Congress is in session this week for the final time this year before the election. I sort of shrugged this off as fairly typical for an election year, but it’s not. Usually, Congress stays in session until about a month before the election. Here they’re leaving with seven weeks to go. The do-nothing Congress has decided to double up on doing nothing.
|By: David Dayen Tuesday September 18, 2012 7:36 am|
|By: David Dayen Thursday September 13, 2012 5:00 pm|
While the House will pass their six-month stopgap budget bill today, pushing government spending authority out to March, one other September 30 deadline remains outstanding, and Congress looks prepared to let it expire. That would be the authorization for farm programs. If nothing is done, the farm programs would revert back to the policy of decades ago.
|By: David Dayen Monday August 27, 2012 2:45 pm|
Farmers had already prepared for extreme weather events by purchasing more and more crop insurance in recent years. So when a historic drought hit this summer, many crop producers had the ability to handle it, although livestock producers seeing a spike in their feed costs still face major challenges. But the insurance industry will take a massive hit from crop insurance payouts, much of it reimbursed by the government, and that could rebound back to the economy.
|By: David Dayen Wednesday August 22, 2012 8:25 am|
A three-judge panel of the D.C. Circuit Court, voting 2-1 on partisan lines, has struck down the EPA’s “good neighbor” air pollution rule, which attempted to protect Eastern states from upwind pollution from Midwest and Southern states via tougher pollution laws. A federal appeals court Tuesday struck down a key Obama administration air pollution rule [...]
|By: David Dayen Wednesday August 15, 2012 10:10 am|
Monsanto and others who market genetically modified plant seeds appear eager to promote themselves as the solution droughts. But if our burned planet forces us to use GMOs because only those crops will stand up to the heat and lack of water, the least that we can do is to inform the public of what they’re eating. California will have a ballot measure in November that would force mandatory labeling of GMOs on all food product that use them.
|By: David Dayen Monday August 13, 2012 2:50 pm|
Republican lawmakers in rural farming communities were worried that they would have to go home to their districts empty-handed, without any tools to help farmers deal with this summer’s massive drought. They tried to sidestep this problem by passing, at the last possible minute, a bill to provide a year of drought relief to livestock producers. They could then blame the Senate for not following suit, even though the Senate had no chance to do so. This gambit isn’t working.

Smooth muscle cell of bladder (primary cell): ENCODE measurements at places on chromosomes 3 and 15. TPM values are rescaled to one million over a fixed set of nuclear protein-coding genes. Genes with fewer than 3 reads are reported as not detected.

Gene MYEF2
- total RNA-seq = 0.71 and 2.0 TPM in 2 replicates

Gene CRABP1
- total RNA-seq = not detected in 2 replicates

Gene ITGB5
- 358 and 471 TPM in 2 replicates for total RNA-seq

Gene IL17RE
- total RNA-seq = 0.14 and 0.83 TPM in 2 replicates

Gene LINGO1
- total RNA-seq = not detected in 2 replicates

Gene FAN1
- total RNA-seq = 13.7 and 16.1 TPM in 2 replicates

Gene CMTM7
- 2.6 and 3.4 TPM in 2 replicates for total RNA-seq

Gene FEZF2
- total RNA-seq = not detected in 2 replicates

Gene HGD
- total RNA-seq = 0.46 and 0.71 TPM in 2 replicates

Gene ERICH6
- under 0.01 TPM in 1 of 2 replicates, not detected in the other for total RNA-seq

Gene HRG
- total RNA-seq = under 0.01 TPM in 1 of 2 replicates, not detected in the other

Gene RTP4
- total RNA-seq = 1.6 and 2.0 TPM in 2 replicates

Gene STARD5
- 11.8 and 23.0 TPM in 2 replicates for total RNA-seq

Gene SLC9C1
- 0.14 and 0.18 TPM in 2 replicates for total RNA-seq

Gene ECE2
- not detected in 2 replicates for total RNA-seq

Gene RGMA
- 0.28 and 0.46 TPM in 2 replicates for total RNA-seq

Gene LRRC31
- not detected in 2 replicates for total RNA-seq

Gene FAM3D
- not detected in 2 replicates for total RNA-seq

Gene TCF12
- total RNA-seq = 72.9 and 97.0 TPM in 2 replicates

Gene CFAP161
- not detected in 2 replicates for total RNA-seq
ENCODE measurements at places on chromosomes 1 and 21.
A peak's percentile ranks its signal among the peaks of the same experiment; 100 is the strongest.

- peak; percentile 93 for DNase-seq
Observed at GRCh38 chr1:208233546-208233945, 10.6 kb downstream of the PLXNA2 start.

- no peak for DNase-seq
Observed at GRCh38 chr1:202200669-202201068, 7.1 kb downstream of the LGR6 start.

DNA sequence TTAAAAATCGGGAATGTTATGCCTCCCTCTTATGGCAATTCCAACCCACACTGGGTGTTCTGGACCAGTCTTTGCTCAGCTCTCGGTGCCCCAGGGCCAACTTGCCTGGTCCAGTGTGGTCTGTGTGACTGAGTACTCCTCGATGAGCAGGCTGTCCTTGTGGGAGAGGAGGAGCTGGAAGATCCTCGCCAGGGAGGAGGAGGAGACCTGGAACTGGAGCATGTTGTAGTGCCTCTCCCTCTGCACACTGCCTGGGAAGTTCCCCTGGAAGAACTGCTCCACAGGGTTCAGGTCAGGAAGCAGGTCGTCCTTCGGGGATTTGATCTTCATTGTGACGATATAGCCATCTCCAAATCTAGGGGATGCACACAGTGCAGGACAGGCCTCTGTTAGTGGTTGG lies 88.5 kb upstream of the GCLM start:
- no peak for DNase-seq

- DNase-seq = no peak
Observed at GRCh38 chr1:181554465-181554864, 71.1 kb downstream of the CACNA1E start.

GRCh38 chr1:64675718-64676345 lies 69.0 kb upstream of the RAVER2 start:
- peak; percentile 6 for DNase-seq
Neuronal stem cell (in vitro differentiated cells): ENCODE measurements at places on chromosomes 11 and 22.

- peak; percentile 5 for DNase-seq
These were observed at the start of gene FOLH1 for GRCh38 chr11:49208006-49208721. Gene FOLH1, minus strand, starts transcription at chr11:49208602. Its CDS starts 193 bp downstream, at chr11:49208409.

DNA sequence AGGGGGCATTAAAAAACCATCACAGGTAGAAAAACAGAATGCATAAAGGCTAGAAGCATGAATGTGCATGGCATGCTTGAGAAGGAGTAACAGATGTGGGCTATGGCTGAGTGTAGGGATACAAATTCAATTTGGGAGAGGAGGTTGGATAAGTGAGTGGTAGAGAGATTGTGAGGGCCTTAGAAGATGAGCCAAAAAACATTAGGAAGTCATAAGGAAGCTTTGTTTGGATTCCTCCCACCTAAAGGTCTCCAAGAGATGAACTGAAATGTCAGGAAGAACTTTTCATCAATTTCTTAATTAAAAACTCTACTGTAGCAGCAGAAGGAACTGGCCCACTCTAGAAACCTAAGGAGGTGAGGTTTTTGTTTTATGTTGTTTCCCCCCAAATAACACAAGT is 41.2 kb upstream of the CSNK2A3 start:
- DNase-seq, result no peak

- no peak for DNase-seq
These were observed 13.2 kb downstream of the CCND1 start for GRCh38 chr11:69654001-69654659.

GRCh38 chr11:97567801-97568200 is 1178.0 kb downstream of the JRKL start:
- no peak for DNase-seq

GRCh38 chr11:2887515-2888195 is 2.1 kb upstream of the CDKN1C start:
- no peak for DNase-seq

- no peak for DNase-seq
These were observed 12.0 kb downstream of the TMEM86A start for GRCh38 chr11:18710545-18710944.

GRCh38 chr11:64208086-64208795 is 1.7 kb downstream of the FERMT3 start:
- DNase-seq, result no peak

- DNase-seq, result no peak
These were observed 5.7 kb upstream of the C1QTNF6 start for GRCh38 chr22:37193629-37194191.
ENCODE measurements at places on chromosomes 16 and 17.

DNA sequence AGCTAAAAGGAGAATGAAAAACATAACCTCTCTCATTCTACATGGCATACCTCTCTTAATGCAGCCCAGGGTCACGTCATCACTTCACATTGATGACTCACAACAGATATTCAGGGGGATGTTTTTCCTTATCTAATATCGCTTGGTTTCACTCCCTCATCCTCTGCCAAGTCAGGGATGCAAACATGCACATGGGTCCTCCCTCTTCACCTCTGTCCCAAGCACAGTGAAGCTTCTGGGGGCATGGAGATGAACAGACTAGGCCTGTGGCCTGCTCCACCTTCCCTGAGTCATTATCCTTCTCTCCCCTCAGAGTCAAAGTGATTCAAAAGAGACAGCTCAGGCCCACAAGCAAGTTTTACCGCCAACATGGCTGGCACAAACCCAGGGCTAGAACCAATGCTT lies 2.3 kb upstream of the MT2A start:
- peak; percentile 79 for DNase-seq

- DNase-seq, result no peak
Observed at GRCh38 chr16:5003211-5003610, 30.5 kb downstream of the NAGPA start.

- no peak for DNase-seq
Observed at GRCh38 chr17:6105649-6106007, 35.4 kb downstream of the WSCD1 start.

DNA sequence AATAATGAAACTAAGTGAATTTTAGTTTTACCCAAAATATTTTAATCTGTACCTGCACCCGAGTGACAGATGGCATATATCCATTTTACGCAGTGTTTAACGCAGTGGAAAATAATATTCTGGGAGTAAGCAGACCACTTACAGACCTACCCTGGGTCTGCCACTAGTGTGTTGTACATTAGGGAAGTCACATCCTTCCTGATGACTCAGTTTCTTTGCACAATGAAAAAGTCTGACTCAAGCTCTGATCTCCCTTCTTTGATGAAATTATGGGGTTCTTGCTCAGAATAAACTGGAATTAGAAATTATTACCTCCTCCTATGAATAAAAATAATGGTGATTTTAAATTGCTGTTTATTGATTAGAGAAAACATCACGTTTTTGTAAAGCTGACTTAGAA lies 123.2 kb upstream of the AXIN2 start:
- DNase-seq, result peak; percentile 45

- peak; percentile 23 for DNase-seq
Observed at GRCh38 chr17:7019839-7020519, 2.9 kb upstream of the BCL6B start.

|By: David Dayen Friday August 10, 2012 9:20 am|
Here’s a classic case of what’s good for the US being terrible for the rest of the world. That typically does not lead to good outcomes for the world. Corn-based ethanol fails on its own merits. The energy used in production far exceeds the energy savings from using ethanol over fossil fuel-based energy. The biofuel standards could be reached by less invasive sources like switchgrass and other natural sources. Converting so much corn into fuel at a time of a massive corn shortage makes no sense.
|By: David Dayen Friday August 3, 2012 8:51 am|
The House of Representatives passed their one-year drought relief bill by a relatively thin margin yesterday, 223-197. They needed 35 votes from Democrats to get it across the line, as 46 Republicans begged off the bill. Here’s the roll call.
The House passed this on the last possible day of the session before the August recess, and the Senate did not get around to passage. So there will be no immediate disaster relief coming for livestock producers suffering under a price spike due to corn shortages.
|By: David Dayen Thursday August 2, 2012 11:37 am|
The House will take up its standalone disaster relief bill today, which will serve as a talking point in rural Republican districts as “action” being taken to respond to the historic drought plaguing the country. The House waited until the last possible day before the August recess to pass the measure, giving the Senate basically no time to concur. So there won’t really be action taken before the recess, but House members can say “I passed a bill and now the Senate must act.”
|By: David Dayen Wednesday August 1, 2012 10:40 am|
Forget about the farm bill. The House GOP leadership has dropped their efforts to pass a one-year extension of farm programs under current policy, weeks after they dropped efforts to pass a Republican version of the farm bill which has passed the House Agriculture Committee. Republicans will try to pass a separate disaster relief bill dealing with livestock producers and their struggles with this summer’s historic drought: